HomeGoldPlanetary Resources asteroid mining prospects inch closer

Planetary Resources asteroid mining prospects inch closer

Prospecting for resource-rich asteroids close to Earth has taken a step forward following Planetary Resources’ successful spacecraft deployment which will validate technologies for use in the spacecraft which will ultimately prospect for asteroid mineral resources.

Planetary Resources was founded in 2009 to establish a new paradigm for resource utilisation that will bring the Solar System within humanity’s economic sphere of influence.

The company will conduct low-cost robotic space exploration beginning with the Arkyd series of space missions that will identify the most commercially viable near-Earth asteroids. These initial missions will assist the company in enabling the retrieval of raw materials from these select asteroids, including water, precious metals and more.

A3R with Planetary Resources team
A3R with Planetary Resources team

The company has now successfully deployed its Arkyd 3 Reflight (A3R) spacecraft from the International Space Station’s (ISS) Kibo airlock and has begun its 90-day mission.

The demonstration vehicle will validate several core technologies including the avionics, control systems and software, which the company will incorporate into future spacecraft that will venture into the Solar System and prospect “near-Earth asteroids”.

“Our philosophy is to test often, and if possible, to test in space.  The A3R is the most sophisticated, yet cost-effective, test demonstration spacecraft ever built.  We are innovating on every level from design to launch,” says Chris Lewicki, president and chief engineer, Planetary Resources.

“By vertically integrating the system at our facility in Redmond, we are in constant control of every component, including the ones we purchase off the shelf and the others that we manufacture using 3D printers.”

Dr Peter Diamandis; MD, co-founder and co-chairman of Planetary Resources states, “The successful deployment of the A3R is a significant milestone for Planetary Resources as we forge a path toward prospecting resource-rich asteroids. Our team is developing the technology that will enable humanity to create an off-planet economy that will fundamentally change the way we live on Earth.”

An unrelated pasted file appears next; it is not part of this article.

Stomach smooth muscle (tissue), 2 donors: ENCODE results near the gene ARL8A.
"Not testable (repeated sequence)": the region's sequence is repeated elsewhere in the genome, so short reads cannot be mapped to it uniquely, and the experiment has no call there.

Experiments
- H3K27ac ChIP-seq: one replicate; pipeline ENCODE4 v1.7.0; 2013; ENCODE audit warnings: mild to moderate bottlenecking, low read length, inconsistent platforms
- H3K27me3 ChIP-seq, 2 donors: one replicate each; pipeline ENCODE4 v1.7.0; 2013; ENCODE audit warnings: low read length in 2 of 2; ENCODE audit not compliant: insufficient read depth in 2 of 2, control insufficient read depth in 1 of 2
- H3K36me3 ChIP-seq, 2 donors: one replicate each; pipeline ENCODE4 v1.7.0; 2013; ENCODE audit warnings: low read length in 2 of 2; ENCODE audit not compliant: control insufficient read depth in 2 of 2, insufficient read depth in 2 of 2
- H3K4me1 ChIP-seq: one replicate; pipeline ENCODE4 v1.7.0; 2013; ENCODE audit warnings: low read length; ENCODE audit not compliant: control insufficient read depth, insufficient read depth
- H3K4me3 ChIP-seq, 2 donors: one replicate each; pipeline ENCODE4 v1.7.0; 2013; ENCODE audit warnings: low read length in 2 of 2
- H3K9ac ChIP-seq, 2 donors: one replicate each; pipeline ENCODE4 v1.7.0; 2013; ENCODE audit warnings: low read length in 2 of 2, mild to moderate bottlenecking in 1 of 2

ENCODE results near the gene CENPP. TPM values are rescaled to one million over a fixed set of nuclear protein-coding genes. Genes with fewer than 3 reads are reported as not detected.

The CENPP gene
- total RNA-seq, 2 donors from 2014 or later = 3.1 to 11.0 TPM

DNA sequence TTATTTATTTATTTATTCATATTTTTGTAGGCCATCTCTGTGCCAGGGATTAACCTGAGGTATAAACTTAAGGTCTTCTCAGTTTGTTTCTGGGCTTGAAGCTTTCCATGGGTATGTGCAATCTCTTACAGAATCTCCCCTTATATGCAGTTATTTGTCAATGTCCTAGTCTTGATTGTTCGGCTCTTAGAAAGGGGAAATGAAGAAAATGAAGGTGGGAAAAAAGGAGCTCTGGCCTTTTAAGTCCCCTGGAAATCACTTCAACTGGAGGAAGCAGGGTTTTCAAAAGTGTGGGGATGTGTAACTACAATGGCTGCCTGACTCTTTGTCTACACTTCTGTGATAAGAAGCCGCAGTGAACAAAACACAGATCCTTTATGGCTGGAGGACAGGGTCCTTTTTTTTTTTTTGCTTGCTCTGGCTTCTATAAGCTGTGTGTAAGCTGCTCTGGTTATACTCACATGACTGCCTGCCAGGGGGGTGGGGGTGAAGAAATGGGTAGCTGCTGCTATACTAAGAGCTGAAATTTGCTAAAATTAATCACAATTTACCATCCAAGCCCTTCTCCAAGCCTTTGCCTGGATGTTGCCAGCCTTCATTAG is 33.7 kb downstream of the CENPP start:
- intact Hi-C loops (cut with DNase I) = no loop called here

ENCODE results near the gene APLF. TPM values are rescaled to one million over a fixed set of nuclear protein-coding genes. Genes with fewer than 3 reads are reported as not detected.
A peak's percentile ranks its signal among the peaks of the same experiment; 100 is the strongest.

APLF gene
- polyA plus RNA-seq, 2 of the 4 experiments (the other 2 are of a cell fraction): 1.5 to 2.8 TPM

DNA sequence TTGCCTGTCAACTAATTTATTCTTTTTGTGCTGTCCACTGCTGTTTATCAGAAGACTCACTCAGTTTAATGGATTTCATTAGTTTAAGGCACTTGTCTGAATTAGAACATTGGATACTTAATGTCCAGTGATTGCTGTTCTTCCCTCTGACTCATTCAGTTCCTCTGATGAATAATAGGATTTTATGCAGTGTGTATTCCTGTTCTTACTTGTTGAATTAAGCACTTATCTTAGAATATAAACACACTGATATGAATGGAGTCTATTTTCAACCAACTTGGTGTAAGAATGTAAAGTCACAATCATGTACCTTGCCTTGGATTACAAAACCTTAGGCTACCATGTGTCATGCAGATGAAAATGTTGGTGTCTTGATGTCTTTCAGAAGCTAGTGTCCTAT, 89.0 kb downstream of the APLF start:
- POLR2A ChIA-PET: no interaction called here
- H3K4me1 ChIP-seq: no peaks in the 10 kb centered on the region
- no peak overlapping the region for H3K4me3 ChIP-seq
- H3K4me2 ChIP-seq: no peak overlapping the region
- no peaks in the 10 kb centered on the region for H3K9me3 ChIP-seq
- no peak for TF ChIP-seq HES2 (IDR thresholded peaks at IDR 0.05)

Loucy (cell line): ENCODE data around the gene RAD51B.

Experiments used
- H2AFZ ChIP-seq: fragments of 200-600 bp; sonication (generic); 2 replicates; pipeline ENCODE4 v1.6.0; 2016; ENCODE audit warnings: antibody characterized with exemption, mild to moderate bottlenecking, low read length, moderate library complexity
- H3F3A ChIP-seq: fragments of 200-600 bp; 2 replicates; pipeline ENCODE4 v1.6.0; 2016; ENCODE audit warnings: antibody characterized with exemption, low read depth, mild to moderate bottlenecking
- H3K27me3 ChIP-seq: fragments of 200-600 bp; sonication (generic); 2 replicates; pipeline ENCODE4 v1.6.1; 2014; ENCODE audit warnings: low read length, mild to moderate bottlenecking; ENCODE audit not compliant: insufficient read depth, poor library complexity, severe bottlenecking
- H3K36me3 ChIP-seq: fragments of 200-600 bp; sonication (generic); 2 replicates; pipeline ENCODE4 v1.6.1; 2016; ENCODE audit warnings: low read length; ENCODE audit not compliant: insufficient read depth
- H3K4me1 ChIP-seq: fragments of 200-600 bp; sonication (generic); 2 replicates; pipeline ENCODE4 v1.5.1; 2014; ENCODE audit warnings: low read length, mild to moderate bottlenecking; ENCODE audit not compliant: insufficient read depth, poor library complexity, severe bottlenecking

Once the A3R completes its mission, the validated and evolved technologies will be the main components of the Arkyd series of deep-space asteroid-prospecting spacecraft. The next demonstrator, the Arkyd-6 (A6), is scheduled to launch later this year and will test the next generation of attitude control, power, communication and avionics systems and also add sensors for detection and characterisation of resources.

Planetary Resources is leveraging the increased payload capacity of the A6 to begin demonstration of core technology to measure resources on water-rich asteroids. Included in the payload is a mid-wave infra-red imaging system, able to precisely measure temperature differences of the objects it observes, as well as acquire key data related to the presence of water and water-bearing minerals.

The system will first test targeted areas of our own planet before being deployed to near-Earth asteroids on future missions.

Eric Anderson, co-founder and co-chairman, Planetary Resources says, “This key technology for determining resources on asteroids can also be applied towards monitoring and managing high-value resources on our home planet. All of our work at Planetary Resources is laying the foundation to better manage and increase humanity’s access to natural resources on our planet and in our Solar System.”

Strong financial backing and expertise

Planetary Resources is financed by industry-launching visionaries, three of whom include Google’s CEO Larry Page and Executive Chairman Eric Schmidt; and Ross Perot, Jr., Chairman of Hillwood and The Perot Group; who are committed to expanding the world’s resource base so humanity can continue to grow and prosper for centuries to come.

Some of the company’s partners and advisors include the Bechtel Corporation; film maker and explorer James Cameron; former Chief of Staff, United States Air Force General T. Michael Moseley (Ret.); Sara Seager, Ph.D., professor of Planetary Science & Physics at MIT and TED fellow; and Dante Lauretta, Ph.D., professor of Planetary Science at the University of Arizona and principal investigator of NASA’s OSIRIS-REx mission.

Members of the company’s technical staff have worked on every recent U.S. Mars lander including Spirit, Opportunity and Curiosity, and include other key non-aerospace and safety-critical disciplines.

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